An inventive, genre-blending pretender to Ireland’s hip-hop throne
Irish hip-hop is having its finest hour, and in the shadows of the likes of Rejjie Snow and Rusangano Family, a new breed of sparkling young artists determined to punch an impression on the scene is emerging. Alongside contemporaries like JYellowL and Nealo, Waterford’s Alex Gough delivers his message against a backdrop of inventive yet low-key beats, with lyrics that pack a punch.
Take recent single ‘Dear SJ’: Gough mixes subtle jazzy undertones and a kicking drum track with lyrics that stab at the heart of modern culture, in particular mobile phone addiction. “This is madness,” he quips, after nodding at the Kardashians “we care about other lives more than we care about our own, we don’t care about other people as much as we care about our phones.”
Gough’s style varies broadly across his recordings, which gained momentum back in 2018 with ‘Infomercial Tape’, an EP that owed plenty to Goughs production talents and the beats and sounds he picked from the cutting room floor. He’s also heavily involved in his own drum work. What holds the tracks together, though, is that ‘kiss with a fist’ style.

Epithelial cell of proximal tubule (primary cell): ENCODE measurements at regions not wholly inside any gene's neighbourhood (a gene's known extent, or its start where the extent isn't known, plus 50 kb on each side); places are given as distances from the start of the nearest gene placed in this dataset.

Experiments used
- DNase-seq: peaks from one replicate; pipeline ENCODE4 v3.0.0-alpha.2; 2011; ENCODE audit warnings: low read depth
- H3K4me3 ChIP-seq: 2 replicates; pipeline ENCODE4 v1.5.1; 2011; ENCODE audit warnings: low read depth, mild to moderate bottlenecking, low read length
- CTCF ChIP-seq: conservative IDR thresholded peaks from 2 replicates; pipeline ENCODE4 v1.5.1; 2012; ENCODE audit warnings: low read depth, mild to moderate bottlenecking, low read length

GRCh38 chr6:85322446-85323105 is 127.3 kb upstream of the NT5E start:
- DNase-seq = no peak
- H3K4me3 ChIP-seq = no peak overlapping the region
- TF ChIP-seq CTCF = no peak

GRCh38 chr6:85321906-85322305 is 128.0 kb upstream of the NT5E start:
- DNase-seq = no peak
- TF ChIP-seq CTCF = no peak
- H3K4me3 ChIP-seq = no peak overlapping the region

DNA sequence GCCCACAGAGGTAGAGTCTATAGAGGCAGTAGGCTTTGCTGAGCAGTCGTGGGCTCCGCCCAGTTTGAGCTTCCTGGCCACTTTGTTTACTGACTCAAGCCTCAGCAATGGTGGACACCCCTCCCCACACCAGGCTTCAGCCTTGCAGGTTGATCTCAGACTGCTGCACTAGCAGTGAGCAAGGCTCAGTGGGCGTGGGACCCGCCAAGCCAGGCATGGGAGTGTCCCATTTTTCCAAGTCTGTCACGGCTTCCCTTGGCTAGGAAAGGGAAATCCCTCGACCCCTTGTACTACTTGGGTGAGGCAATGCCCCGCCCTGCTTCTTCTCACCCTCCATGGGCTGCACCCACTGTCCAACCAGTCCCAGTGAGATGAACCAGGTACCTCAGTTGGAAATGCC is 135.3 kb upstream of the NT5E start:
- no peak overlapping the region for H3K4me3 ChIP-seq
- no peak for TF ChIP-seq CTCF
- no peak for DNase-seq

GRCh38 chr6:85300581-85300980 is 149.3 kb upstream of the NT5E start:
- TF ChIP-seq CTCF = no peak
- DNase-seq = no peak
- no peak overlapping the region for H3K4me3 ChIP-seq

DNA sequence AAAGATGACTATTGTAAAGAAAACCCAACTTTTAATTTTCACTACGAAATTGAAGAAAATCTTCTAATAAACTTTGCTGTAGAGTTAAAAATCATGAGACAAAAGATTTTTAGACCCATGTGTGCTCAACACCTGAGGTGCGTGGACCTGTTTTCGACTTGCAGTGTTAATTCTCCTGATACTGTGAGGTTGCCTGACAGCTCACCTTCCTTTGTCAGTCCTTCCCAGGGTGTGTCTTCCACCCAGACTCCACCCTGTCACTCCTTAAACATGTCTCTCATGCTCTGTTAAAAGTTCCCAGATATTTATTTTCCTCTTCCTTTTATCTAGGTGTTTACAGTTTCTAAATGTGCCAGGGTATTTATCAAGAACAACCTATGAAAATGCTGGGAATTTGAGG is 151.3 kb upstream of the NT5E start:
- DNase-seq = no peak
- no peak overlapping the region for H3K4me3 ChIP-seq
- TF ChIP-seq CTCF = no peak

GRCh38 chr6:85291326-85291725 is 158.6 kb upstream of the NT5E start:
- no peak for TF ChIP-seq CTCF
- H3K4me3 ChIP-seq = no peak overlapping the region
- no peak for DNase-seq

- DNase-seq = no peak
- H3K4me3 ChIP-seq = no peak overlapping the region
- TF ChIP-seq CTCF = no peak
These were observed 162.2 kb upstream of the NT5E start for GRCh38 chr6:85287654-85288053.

Much like contemporary JYellowL, Gough favours a subtle, earworm-style of music, almost fuzzy in its lightness, one he layers with hard-hitting but gently delivered lyrics that seep slowly into the consciousness, but carry real social punch. He’s the kind of artist you could listen to several times before realising he’s riffing on a social issue or street-level politics. It’s not an issue of flow: Gough is smooth and relatively slow-paced in his delivery; it’s more than his overall tone is so laid back it can initially be difficult to pick out the gut punch he’s hiding in the near-ambient backdrop.
Having seen his music soundtrack the hugely successful drama Normal People, Gough is sticking to EPs to now, with 2019’s ‘80%’ and 2018’s ‘Art Is Alive and Well’ completing his collection. He’ll be sitting on an album until he’s absolutely sure it’ll be right. “I want my first album to mean something and have huge conceptual and contextual value to both me and the listener,” he says. “We do live in a world of short attention spans but I really enjoy and idolise the idea of an album.” When the moment does arrive, he’s sure to have lots to say.